I know with the last couple of storms this spring, friends and neighbors have suffered damage. I am grateful we’ve been spared—even the new Chinese pistache tree came through unscathed—but I worry for friends who lost so much, especially a Facebook friend with a nursery who lost a greenhouse. Storms are something we learn to live with in North Texas, and I guess we always think it wouldn’t happen to us. But it can. While I still enjoy the power and glory, I am respectful—and ever watchful.

Next time we have a storm I hope each and every one of you is safe.

Wednesday, March 15, 2023

View from the cottage

The view from inside my house 
in the days when I had a houseful of littles.

I’ve been writing this blog now for seventeen years, a record which frankly astounds me. Way back in 2006 my daughter-in-law, Melanie, suggested I start a blog. Blogging was then fairly new, and I complained I had nothing to write about. “Yes, you do,” she replied. “Write about writing and cooking and grandmothering, the things you do. And call it Judy’s Stew, a stew of those things.” So that’s what happened. In those early days, I had no idea how to attach a photo, so I would write a post, send it to my computer at work, and have Melinda, the production manager, add the photo and post it. I’ve gotten a lot better since those days, thank goodness. And over the years, the number of people who read my blog and sometimes respond has grown steadily. You may never know how grateful I am to you for letting me share my thoughts and doings, some serious, a lot silly. Blogging is my form of journaling.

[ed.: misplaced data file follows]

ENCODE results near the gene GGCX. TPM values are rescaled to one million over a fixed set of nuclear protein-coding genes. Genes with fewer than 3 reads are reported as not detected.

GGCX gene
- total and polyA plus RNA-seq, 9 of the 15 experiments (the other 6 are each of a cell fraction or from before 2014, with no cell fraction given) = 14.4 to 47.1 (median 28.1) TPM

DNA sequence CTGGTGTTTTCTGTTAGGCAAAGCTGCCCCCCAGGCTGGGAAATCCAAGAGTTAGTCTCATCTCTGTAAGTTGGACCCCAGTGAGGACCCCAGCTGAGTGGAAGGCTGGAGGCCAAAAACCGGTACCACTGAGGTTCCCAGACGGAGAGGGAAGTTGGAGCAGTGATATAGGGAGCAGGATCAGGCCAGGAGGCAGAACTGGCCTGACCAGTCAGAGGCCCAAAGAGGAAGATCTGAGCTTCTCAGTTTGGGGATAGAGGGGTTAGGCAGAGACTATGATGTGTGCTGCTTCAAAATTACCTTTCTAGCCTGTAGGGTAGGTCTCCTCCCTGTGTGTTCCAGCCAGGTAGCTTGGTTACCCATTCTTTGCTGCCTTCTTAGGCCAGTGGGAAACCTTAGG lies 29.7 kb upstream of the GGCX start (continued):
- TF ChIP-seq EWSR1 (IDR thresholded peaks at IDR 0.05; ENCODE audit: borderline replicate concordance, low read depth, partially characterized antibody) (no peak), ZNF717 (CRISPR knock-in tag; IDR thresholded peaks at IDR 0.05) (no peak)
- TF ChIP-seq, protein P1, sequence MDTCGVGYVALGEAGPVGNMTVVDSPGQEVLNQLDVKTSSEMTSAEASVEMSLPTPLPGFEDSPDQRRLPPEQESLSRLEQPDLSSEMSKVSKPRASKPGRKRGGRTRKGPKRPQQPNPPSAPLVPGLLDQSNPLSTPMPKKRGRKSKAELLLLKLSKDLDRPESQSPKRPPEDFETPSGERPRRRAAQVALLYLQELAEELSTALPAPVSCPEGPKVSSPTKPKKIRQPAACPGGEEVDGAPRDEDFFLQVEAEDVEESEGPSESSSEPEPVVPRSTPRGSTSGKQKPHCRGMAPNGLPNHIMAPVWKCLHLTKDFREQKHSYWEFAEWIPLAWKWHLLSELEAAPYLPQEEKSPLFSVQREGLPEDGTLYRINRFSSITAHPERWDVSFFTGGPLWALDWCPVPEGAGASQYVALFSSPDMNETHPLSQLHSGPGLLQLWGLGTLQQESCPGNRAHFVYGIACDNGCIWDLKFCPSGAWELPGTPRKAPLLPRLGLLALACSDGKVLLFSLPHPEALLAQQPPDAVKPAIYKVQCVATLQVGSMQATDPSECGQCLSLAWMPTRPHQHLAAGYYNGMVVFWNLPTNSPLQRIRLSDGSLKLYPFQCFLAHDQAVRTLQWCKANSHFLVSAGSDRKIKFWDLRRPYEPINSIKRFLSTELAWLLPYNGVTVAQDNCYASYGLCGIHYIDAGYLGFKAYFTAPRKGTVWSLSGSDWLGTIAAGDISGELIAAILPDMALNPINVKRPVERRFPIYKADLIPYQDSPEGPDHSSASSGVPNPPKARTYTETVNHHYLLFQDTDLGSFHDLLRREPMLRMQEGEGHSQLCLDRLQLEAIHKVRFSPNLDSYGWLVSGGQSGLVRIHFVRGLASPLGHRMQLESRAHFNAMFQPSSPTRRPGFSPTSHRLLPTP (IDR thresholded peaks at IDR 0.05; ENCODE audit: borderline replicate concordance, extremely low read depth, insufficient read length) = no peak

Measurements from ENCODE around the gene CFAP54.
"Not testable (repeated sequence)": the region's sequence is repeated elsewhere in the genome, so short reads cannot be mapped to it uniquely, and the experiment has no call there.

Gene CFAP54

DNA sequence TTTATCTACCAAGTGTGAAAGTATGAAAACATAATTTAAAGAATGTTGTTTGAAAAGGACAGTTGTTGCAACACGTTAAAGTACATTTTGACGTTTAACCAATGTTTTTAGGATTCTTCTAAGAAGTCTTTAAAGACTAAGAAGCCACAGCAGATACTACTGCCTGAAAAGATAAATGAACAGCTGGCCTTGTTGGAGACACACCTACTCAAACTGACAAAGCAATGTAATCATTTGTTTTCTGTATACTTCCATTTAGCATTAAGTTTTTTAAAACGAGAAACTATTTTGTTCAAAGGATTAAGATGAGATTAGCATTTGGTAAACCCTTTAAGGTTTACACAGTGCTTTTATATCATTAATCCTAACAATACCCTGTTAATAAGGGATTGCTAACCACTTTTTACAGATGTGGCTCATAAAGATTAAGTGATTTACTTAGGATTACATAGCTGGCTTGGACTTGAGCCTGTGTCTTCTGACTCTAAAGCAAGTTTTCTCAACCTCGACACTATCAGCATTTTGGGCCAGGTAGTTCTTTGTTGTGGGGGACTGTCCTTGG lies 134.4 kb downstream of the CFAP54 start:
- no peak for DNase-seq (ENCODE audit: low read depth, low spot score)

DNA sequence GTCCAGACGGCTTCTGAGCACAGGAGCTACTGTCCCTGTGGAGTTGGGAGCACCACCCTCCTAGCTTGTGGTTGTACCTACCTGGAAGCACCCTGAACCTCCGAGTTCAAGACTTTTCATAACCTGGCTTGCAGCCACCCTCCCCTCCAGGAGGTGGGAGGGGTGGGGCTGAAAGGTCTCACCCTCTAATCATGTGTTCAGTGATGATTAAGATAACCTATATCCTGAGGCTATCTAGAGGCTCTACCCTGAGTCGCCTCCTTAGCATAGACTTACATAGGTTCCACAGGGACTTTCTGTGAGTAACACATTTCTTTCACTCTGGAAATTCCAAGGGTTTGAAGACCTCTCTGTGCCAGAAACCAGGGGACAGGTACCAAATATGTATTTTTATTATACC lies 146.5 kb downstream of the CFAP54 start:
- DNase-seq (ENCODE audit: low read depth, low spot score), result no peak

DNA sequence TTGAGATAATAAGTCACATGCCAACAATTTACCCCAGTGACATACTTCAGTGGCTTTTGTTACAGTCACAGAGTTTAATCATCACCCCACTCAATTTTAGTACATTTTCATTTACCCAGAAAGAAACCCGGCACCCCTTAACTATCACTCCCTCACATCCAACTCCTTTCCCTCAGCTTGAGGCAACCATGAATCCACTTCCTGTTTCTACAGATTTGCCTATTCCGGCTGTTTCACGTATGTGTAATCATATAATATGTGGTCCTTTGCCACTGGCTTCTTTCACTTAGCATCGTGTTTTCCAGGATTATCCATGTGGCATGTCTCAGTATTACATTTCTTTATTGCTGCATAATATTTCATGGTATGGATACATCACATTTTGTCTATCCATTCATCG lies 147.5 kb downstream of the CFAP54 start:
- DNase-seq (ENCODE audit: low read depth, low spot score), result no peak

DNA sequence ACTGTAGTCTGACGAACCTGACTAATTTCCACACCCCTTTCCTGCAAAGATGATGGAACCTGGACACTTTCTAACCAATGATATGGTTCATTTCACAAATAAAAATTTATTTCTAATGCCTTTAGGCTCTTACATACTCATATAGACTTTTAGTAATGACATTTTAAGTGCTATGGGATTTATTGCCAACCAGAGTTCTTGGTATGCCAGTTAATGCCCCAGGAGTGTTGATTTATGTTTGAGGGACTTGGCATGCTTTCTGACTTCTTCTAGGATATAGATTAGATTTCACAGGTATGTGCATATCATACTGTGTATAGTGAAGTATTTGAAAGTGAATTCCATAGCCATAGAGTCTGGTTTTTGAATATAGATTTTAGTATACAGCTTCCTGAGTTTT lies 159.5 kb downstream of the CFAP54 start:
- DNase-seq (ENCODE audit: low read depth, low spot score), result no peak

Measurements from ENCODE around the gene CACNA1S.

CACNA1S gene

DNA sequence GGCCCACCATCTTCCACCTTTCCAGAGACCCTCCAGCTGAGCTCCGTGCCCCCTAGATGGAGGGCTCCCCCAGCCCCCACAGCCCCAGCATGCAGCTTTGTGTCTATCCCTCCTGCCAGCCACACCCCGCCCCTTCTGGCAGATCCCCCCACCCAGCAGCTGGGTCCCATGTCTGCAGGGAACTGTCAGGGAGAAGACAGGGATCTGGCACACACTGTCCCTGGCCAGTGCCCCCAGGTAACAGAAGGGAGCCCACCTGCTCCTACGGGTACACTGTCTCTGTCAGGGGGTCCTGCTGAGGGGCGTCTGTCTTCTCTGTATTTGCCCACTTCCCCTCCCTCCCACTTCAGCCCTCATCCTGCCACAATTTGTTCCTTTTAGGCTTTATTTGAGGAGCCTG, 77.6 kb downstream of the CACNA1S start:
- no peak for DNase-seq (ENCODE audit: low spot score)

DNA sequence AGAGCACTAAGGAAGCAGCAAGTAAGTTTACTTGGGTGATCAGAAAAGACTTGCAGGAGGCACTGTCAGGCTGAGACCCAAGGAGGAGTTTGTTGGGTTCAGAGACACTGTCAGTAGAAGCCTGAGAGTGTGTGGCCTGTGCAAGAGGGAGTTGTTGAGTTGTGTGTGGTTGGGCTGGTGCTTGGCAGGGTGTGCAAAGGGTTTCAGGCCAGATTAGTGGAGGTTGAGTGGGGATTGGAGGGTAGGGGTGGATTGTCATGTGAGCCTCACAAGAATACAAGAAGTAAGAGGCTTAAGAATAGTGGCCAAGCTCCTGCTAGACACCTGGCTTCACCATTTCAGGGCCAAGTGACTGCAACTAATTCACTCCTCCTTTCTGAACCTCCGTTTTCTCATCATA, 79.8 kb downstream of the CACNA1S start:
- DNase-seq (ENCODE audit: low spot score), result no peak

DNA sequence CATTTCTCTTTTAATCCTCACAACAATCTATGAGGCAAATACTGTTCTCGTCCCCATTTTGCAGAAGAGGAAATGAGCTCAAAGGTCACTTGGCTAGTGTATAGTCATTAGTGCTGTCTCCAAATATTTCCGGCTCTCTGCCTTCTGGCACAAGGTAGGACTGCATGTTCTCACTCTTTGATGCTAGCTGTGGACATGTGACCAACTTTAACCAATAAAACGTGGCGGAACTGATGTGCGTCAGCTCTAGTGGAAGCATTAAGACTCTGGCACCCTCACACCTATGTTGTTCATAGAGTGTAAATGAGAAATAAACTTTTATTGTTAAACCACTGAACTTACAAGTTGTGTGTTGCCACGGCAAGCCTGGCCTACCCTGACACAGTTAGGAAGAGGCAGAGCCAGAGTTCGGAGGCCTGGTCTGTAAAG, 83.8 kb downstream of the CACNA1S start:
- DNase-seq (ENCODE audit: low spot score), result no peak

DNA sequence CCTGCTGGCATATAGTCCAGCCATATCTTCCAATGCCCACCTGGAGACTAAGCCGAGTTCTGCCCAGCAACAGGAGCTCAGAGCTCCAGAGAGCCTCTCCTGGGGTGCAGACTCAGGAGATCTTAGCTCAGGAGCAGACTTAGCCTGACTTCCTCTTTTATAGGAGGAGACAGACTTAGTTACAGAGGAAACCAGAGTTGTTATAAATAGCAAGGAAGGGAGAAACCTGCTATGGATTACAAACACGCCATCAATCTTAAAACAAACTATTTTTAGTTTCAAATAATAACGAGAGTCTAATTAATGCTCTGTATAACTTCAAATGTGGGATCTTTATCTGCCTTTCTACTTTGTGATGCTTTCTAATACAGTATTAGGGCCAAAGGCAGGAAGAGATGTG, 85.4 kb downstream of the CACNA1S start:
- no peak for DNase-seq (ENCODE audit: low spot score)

Six years ago, I moved into the cottage—I cannot believe it’s been that long. But I immediately recognized that my view of the world, sheltered in the back of the property, was distinctly different. And I wanted to rename the blog, “View from the Cottage.” I was discouraged from that by wiser heads, but I still keep old posts in a file with that title.